So, why not just require a medical prescription for cigarettes? Get it from the doctor, otherwise you can't buy them. If your doctor thinks you have an addiction or if you aren't presenting a medical problem, he writes you a prescription. Otherwise,no.

2 ( +2 / -0 )

try to defend smoking by pointing out that other 'wrong' practices do equal or more harm? Do several wrongs make a right? Should we allow cocaine use because tobacco smoke causes harm to people around them, or you inhale a lot of carcinogens from car exhaust?

@ smithinjapan: If people want to smoke let them. All I say is that if a place of business wants to be open to smokers, then let them and those who chose to enter that place are aware of the risks. Not trying to compare vices and say which one is better, but it comes down to a choice. Smoking in a public building, I can understand the ban because in most cases you don't have a choice of going into some place publice (i.e. office building to conduct business). But some places you do.

0 ( +1 / -1 )

Alphaape: I would say that your thinking is reasonable, and it is, except that there's still the issue of the major drag it puts on health care costs. Yes, OTHER things ALSO cause us to pay a whole lot more taxes to care for the people (and perhaps we should ban those things, too!), but again these wrongs don't right the wrong of smoking. The best thing for everyone (even if smokers don't realize it) is to ban smoking outright. Since this won't happening, limiting them to where they can do it is reasonable, and they should be punished for doing it outside those designated places -- Singaporean-style ($1000 fine). What's more, perhaps people who smoke shouldn't be covered by health care if it can be proven their illness is directly related to their habit -- that way if they wanted to do it, fine (in designated areas), but they would literally pay the price for it later and we wouldn't have to. Of course, in that situation people would just say they don't smoke, but it would be obvious in most cases.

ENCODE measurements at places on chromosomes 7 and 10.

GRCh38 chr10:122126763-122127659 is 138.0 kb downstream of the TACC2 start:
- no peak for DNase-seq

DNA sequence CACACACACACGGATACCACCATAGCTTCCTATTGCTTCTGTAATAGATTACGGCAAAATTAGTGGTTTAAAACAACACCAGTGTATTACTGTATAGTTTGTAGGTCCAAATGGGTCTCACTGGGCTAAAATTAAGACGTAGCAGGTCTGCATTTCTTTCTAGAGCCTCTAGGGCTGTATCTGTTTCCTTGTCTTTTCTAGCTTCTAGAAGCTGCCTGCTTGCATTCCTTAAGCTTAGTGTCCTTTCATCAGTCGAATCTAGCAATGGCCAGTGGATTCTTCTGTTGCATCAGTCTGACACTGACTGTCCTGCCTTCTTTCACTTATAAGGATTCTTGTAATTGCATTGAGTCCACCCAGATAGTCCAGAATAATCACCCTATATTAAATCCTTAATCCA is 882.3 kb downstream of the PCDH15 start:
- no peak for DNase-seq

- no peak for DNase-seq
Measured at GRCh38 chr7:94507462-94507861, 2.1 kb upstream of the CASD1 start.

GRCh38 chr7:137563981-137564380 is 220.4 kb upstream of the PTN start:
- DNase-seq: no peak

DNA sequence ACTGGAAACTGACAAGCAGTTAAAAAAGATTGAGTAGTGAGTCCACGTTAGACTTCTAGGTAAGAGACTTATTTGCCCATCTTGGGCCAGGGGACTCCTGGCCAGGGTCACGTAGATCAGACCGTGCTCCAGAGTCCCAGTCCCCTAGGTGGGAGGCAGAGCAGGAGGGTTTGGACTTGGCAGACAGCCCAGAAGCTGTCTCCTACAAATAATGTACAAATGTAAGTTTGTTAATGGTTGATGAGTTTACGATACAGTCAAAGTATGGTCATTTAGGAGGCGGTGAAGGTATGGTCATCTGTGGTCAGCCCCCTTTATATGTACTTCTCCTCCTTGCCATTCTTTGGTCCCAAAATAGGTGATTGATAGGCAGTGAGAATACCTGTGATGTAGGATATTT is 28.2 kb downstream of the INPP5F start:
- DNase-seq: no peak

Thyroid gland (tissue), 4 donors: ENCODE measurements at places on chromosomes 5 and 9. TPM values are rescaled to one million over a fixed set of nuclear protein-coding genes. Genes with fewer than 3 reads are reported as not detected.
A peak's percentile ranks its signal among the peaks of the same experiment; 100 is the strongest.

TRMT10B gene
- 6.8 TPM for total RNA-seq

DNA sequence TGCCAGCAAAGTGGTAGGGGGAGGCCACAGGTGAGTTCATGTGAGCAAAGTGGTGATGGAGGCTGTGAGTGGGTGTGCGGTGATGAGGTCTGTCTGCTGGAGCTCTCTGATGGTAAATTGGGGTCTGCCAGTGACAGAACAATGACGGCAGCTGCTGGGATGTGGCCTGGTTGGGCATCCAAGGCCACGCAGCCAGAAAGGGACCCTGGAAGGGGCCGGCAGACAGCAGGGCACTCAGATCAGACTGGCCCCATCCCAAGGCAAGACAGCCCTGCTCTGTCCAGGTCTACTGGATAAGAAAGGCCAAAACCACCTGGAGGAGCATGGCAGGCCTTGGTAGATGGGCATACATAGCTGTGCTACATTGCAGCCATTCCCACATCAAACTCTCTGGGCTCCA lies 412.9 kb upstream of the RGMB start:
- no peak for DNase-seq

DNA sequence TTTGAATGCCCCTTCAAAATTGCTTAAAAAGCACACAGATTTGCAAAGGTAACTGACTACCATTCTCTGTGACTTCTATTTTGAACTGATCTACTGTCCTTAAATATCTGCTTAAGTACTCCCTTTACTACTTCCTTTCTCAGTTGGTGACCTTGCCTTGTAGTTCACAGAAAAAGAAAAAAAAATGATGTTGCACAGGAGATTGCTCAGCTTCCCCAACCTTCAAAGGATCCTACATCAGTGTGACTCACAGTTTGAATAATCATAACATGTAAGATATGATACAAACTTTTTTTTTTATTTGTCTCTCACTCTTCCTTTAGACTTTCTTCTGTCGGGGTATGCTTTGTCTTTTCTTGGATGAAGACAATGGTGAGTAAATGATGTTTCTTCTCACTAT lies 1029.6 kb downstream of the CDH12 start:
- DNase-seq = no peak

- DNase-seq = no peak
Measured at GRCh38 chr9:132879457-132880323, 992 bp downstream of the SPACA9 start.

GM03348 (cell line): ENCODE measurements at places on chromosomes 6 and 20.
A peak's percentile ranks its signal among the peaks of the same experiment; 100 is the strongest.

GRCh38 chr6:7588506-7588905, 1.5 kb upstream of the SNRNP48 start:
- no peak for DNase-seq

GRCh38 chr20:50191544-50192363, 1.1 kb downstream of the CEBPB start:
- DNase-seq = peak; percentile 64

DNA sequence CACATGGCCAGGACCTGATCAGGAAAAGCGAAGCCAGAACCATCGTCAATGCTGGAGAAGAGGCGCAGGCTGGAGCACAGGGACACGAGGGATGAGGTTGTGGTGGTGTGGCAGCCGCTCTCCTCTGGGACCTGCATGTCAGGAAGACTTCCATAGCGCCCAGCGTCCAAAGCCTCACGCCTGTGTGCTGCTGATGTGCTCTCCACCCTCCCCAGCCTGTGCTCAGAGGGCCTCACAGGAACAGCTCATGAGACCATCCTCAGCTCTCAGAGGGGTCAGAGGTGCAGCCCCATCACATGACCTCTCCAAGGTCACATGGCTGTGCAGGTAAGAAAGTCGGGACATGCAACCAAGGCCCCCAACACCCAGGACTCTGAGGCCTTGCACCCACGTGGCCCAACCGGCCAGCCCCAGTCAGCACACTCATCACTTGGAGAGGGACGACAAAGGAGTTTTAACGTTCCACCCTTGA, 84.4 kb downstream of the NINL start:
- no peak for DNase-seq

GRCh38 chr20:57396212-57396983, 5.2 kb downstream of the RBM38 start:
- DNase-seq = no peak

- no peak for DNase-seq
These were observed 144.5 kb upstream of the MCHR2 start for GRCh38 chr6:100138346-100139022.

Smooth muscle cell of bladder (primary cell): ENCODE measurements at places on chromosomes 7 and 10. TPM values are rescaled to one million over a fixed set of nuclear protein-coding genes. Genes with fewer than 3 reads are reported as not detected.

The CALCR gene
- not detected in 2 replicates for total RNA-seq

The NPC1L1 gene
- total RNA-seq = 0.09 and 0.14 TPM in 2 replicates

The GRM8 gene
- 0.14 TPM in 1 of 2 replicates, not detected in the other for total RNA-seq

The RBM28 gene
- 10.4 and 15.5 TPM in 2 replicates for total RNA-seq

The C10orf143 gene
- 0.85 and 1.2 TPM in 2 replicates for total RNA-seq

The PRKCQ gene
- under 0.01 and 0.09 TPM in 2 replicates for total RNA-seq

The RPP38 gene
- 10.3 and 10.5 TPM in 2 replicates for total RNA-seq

What bugs me the most about smoking in Japan is that, as with so many things, the 'banning' of smoking in various places is just a front -- nobody does ANYTHING about it. And that they always put ashtrays around public buildings in front of the doors or even in the lobbies so that you cannot avoid walking through the smoke. That JT pic of the day with all of the people standing around smoking in front of the no smoking sign said it all.

3 ( +3 / -0 )

By the same logic, shouldn't we be banning alcohol as well?

-1 ( +0 / -1 )

If the cigarette tax is really used to offset the high health care costs, then I would like to see how that is done. There should be in everystate where the tax is in place, a record of expenses used to treat persons who clearly show evidence of smoking and have suffered the affects. It can be done. If they can track your credit card spending very easily, they should be able to track where tax dollars are spent. But they don't.

That is really my heartburn on this whole issue. I see it just as another way to squeeze more tax money from the public and not spend it wisely.

1 ( +1 / -0 )

The government probably pays more for health care than the revenues generated from cigarette taxes.

Take a look at a documentary on YouTube called Burzynski The Movie. I am not one to follow most conspiracy theories, but this one seemed interesting. There is more money in keeping people sick than curing, just like there is more money in fighting poverty than actually having people work.

If they are going to agressivley tax, then we should see agressive gains in research in fighting smoking related diseases, and anti-smoking campaigns. Right now, the only thing that they have seen to come up with to reduce people from smoking is to increase the price of cigarettes. Does it require all of the extra tax money to come up with that idea?

0 ( +1 / -1 )

Good to see our Kiwi mates are catching up to us Aussies in terms of taxes and pricing of cancer sticks. Still, US $15 a pack by 2016 is the same as they already are in Australia in 2012! Would love to see them double that price - as well as laws giving police powers to arrest and jail smokers for smoking in their homes if children under 18 are in there at the time.

2 ( +3 / -1 )

This is really bad for nicotine-addicted Kiwis.

I mean, this is really good for nicotine-addicted Kiwis! A lot of them will be forced to quit!

3 ( +4 / -1 )

Forgot this is Japan, where free speach is just a saying.

1 ( +3 / -2 )

If they wanted to make people keep smoking and gain taxes that way... then they'd do what Japan does: Do nothing.

1 ( +2 / -1 )

The stupidest things I see in Japan is smokers, smoking in their cars, with their kids all laughing and playing with out seatbelts, I wonder if your good Kiwi friends would like to help us out here in Japan on some kind of scientific survey between say low levels of IQ and those who CHOOSE to poison not only themselves but THEIR INNOCENT CHILDREN TOO?? So yes NEW ZEALAND BANZAI!!! Good on New Zealand!!! Down with those evil,dirty, filthy CANCER making smokers! DOWN! DOWN! DOWN!!

1 ( +2 / -1 )

communist dictatorship?

-1 ( +0 / -1 )